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Logging and Sawmilling Journal October/November 2011

September 2012

On the Cover:

The installation of more advanced sawmilling equipment is a big part of the equation in the quest by many forest companies to achieve greater efficiency, recovery and value uplift in forest products. A good example of that is the significant investment West Fraser Timber has made in its Blue Ridge Lumber sawmill—read all about the upgrade beginning on page 8 of this issue (Cover photo of Blue Ridge Lumber's logyard crane by Tony Kryzanowski).

Spotlight: A century of Service to B.C. forests

This year marks the 100th anniversary of the B.C. Forest Service, which at one point was one of the main engines driving access to the tremendous forest resources in Canada's number one forestry province.

Maintaining the sawmill edge

West Fraser's Blue Ridge Lumber sawmill in Alberta focuses on advanced equipment—including new equipment from a recent upgrade—and a skilled work force to maintain a competitive edge.

Proper maintenance keeps skidders on track

Skidders are the lifeblood of many logging operations, crucial tools for extracting logs from the forest to the landing quickly, efficiently, and safely. As with all forestry equipment, skidders need proper maintenance to ensure maximum productivity.

Making room for small contractors

In an era of large logging contractors, Ainsworth Lumber in Alberta is
making room for smaller contractors with an Owners/Ops Group that
allows a group of individual owner/operators to work cooperatively to
harvest and deliver wood to roadside.

Alberta's Top Logging Contractors,
Lumber Producers

Logging and Sawmilling Journal presents its authoritative list of the top logging contractors in Alberta, and the top lumber producers in the province.

Multi-generation sawmillers

New Brunswick's Tompkins sawmill may be small, but it has managed to weather industry downturns—turning out high value hardwood lumber and bread and butter products, such as railroad ties—for three generations.

Managing Wildfire Risks

The city of Prince George—smack in the middle of Canada's largest softwood lumber producing region— is making wildfire protection a high
priority with the management of its community forest, but it brings its own set of challenges.

Generating new revenues with Scrimtec

An engineered wood product called Scrimtec—developed in Australia and now being produced in the U.S. South—could help B.C. forest companies further utilize beetle killed wood.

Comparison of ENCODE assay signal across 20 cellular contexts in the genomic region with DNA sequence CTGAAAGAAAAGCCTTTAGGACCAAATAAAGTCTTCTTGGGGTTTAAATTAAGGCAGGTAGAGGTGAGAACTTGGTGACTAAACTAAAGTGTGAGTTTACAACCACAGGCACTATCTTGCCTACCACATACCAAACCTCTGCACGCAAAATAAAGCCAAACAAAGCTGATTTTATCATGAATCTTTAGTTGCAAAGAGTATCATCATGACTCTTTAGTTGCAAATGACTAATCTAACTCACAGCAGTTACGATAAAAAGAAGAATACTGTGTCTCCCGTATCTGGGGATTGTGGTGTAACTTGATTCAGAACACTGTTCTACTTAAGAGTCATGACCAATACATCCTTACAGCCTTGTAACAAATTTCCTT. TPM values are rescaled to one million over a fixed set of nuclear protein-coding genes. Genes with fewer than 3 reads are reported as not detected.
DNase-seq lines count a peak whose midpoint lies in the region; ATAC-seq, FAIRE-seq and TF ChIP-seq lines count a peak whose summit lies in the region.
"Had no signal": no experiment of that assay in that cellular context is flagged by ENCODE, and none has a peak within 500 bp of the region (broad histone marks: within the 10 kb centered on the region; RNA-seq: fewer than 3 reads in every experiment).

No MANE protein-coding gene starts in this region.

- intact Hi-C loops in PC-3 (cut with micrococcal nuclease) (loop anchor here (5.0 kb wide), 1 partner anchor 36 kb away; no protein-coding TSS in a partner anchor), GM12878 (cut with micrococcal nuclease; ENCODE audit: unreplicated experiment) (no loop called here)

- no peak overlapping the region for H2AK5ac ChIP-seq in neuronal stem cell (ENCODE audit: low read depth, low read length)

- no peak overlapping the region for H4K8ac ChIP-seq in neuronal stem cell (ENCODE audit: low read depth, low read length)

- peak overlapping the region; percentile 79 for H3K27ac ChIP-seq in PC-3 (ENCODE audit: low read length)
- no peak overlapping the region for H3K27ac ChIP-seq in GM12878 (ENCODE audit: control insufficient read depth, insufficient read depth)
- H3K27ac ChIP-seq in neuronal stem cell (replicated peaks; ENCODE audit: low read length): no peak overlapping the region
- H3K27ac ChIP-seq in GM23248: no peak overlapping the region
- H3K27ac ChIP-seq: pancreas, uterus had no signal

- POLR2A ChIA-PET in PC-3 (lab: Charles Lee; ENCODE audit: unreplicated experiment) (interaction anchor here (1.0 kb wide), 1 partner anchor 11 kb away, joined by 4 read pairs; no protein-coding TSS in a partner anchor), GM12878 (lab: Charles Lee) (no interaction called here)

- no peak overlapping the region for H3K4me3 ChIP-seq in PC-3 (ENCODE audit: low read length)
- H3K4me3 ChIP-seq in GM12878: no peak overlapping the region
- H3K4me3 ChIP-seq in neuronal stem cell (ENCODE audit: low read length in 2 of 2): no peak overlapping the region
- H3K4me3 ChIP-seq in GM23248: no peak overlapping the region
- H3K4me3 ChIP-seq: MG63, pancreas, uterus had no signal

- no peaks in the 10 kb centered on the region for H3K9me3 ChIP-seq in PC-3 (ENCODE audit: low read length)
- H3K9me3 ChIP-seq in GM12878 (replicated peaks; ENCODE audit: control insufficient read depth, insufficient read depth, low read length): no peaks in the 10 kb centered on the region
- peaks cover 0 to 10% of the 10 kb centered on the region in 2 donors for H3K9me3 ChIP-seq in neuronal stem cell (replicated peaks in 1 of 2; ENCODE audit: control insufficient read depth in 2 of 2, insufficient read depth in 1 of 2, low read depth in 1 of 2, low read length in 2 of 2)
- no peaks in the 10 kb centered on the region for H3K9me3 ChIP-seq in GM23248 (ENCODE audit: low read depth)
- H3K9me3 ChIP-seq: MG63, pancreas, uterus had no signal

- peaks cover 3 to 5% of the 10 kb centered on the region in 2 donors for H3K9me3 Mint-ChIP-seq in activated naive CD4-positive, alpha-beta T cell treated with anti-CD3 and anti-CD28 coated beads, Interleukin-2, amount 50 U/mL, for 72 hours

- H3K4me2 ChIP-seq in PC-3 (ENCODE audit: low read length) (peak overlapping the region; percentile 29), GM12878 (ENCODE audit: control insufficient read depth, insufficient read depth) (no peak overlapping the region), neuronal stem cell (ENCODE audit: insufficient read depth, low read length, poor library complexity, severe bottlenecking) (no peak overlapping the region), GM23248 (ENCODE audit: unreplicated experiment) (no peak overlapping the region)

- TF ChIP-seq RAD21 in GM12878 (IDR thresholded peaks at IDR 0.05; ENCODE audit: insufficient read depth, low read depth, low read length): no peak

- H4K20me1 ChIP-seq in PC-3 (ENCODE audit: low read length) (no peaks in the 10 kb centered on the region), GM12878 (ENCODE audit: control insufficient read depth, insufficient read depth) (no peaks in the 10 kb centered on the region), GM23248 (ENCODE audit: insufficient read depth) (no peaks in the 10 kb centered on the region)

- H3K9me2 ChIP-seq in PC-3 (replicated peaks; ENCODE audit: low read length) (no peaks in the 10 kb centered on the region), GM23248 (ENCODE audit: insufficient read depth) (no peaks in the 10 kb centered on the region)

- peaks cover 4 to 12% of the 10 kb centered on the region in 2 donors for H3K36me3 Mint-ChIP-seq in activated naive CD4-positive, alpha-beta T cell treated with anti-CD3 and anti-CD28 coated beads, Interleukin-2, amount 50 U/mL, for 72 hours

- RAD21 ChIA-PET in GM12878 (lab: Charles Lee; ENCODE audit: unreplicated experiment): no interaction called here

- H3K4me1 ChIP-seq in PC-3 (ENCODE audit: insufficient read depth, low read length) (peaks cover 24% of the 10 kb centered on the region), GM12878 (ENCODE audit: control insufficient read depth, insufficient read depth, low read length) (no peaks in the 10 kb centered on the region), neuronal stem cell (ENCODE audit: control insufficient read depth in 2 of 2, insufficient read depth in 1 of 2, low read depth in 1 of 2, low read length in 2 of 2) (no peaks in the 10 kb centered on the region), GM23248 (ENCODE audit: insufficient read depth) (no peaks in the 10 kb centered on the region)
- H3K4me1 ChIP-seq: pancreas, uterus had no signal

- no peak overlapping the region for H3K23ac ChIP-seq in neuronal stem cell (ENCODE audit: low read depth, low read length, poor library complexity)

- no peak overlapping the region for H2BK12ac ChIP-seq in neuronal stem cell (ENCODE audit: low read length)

A bit different demo

B.C. heavy equipment dealer Great West Equipment took a bit of a
different approach in presenting their equipment to potential customers
this past summer, setting up a demo site at one of Tolko's mill facilities.

The Edge

Included in The Edge, Canada's leading publication on research in the forest industry, are stories from Alberta Innovates Bio Solutions, the Canadian Wood Fibre Centre and Alberta Agriculture and Rural Development Department.

Tech Update

Logging and Sawmilling Journal has the latest product information on kiln equipment in this issue's Tech Update.

The Last Word

Tony Kryzanowski notes that the digital revolution is taking a toll on the market for wood chips, and sawmillers would be well advised to look for additional uses for their chips outside of pulp and paper mills.

Supplier newsline

 

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The digital revolution takinga toll on wood chips

By Tony Kryzanowski

About a month ago, my local newspaper, the Edmonton Journal, announced that it would no longer print a Sunday newspaper because of declining ad revenues. It may also only provide online access to the newspaper to subscribers outside the city as another part of its survival strategy. These decisions will reduce the Journal's newsprint consumption considerably—and consequently likely reduce the demand for wood chips from the Journal's newsprint provider.

This got me thinking about the influence that the growing use of the Internet, social media, Blackberries, I-Phones and digital cameras are having on the forest industry. Related to that, what ails the Canadian forest industry is not only fewer houses being built in the United States, but also the significant reduction in market demand for wood chips resulting from the large retraction in pulp and paper industry production over the past decade.